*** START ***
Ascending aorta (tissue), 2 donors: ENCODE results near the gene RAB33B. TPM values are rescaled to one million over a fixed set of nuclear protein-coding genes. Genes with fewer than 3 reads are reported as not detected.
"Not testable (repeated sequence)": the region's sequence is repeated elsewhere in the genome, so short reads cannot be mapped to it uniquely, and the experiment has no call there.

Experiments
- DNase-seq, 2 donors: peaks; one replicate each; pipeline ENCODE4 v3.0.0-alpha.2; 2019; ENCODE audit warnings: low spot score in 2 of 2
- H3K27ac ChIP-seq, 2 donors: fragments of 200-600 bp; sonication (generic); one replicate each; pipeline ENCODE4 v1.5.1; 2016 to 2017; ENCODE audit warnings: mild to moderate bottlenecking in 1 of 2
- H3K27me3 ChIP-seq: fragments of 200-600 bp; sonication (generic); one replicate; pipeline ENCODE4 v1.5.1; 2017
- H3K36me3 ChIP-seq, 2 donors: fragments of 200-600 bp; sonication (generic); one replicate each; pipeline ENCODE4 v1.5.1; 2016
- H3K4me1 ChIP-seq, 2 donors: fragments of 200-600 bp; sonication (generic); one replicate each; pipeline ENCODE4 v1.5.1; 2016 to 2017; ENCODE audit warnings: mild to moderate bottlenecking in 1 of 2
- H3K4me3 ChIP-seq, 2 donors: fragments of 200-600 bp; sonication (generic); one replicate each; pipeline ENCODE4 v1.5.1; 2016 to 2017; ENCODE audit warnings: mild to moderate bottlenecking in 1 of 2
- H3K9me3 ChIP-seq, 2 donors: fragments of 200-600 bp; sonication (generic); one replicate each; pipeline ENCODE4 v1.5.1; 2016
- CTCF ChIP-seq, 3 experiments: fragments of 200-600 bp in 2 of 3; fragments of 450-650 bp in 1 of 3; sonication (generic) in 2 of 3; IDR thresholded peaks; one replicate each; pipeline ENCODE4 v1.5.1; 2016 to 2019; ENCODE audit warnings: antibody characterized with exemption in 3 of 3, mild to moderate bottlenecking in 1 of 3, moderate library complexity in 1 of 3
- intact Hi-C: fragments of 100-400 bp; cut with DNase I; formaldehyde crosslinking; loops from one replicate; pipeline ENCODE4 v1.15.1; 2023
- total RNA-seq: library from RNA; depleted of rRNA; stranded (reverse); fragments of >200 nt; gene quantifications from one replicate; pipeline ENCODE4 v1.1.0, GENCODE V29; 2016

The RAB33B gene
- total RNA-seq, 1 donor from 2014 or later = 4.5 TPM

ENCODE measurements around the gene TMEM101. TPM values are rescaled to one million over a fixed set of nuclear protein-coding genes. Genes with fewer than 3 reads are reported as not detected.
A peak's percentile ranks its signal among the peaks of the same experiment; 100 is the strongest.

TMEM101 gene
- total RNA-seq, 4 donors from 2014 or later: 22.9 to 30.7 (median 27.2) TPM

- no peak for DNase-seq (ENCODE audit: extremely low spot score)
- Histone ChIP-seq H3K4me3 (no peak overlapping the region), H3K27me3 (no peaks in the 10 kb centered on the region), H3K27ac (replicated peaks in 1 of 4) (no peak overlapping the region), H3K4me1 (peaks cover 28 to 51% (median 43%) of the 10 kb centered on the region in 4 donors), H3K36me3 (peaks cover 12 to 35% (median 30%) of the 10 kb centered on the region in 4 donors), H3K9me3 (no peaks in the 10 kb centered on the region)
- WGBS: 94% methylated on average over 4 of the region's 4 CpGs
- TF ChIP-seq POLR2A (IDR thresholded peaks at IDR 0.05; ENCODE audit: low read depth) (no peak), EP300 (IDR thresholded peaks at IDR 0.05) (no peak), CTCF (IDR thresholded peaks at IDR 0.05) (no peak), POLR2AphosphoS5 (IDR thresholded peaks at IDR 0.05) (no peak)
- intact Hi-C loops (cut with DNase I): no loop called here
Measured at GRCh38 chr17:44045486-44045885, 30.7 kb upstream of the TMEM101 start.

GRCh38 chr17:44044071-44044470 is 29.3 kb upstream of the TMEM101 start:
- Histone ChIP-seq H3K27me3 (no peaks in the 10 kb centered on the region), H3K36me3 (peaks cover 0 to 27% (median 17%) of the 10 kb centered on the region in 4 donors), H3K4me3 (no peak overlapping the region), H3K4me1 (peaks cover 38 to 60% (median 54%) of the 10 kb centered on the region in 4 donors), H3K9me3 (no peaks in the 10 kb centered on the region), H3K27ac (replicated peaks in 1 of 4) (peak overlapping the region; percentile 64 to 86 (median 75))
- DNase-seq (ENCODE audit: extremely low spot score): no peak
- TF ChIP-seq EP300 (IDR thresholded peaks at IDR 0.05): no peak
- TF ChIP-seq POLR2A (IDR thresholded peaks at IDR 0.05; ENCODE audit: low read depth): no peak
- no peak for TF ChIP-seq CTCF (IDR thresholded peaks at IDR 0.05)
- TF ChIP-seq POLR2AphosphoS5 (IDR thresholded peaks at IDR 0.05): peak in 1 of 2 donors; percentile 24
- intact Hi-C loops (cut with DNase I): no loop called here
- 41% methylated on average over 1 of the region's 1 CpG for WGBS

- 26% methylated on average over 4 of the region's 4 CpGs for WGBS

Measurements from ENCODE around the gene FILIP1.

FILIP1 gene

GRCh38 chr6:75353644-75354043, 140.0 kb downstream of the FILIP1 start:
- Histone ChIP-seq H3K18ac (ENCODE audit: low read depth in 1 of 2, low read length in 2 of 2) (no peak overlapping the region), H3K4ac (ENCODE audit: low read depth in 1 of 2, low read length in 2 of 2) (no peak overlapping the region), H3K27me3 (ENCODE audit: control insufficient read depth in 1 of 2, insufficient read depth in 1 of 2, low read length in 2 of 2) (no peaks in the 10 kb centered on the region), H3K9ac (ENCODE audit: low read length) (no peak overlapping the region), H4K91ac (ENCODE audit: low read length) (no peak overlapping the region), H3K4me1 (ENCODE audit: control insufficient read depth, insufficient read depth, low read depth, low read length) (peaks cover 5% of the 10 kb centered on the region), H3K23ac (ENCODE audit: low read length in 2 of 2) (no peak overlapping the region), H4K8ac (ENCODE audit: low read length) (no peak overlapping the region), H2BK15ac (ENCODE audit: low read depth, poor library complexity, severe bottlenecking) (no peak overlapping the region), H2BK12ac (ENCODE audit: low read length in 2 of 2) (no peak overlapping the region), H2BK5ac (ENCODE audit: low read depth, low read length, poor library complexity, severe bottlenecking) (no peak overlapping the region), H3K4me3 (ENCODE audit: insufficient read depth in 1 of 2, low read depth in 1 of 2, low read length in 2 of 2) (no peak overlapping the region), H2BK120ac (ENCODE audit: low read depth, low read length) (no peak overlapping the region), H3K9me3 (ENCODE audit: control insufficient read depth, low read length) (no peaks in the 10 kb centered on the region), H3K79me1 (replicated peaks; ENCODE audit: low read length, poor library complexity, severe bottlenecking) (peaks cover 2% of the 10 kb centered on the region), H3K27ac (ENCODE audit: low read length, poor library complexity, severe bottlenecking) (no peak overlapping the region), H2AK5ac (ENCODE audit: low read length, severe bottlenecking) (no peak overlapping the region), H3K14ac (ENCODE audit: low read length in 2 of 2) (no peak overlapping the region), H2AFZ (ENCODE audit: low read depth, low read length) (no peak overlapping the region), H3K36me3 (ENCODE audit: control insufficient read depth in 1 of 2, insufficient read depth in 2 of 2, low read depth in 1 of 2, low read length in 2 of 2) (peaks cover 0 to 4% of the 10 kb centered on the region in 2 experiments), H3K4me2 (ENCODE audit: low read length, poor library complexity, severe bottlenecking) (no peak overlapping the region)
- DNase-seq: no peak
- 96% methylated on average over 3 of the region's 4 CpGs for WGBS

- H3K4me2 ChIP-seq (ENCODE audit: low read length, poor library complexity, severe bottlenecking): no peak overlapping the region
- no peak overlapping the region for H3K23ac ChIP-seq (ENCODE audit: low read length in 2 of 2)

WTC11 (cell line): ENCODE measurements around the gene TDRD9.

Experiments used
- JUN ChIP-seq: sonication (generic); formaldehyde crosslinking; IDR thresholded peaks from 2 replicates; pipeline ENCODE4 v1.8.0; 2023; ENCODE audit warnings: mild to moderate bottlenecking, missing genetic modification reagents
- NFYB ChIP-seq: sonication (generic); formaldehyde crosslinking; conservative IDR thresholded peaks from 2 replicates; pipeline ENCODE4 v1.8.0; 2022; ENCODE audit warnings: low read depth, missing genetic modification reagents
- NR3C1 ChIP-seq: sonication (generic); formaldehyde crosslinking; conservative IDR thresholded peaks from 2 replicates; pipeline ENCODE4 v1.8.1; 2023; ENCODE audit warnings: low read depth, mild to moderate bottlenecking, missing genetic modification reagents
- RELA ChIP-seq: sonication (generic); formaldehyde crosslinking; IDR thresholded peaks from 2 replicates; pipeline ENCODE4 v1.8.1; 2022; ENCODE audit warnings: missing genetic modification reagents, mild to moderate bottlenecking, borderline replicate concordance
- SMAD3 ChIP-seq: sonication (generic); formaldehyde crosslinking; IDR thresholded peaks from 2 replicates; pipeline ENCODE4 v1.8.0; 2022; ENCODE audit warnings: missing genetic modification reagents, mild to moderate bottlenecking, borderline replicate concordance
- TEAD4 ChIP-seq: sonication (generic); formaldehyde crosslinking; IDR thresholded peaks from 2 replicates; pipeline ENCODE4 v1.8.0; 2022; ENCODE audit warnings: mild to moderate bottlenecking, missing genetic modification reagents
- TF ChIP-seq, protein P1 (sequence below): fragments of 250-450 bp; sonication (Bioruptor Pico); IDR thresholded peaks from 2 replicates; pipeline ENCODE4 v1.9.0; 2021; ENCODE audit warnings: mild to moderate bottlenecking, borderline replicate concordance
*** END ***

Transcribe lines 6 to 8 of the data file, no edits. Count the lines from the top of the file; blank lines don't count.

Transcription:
- H3K27me3 ChIP-seq: fragments of 200-600 bp; sonication (generic); one replicate; pipeline ENCODE4 v1.5.1; 2017
- H3K36me3 ChIP-seq, 2 donors: fragments of 200-600 bp; sonication (generic); one replicate each; pipeline ENCODE4 v1.5.1; 2016
- H3K4me1 ChIP-seq, 2 donors: fragments of 200-600 bp; sonication (generic); one replicate each; pipeline ENCODE4 v1.5.1; 2016 to 2017; ENCODE audit warnings: mild to moderate bottlenecking in 1 of 2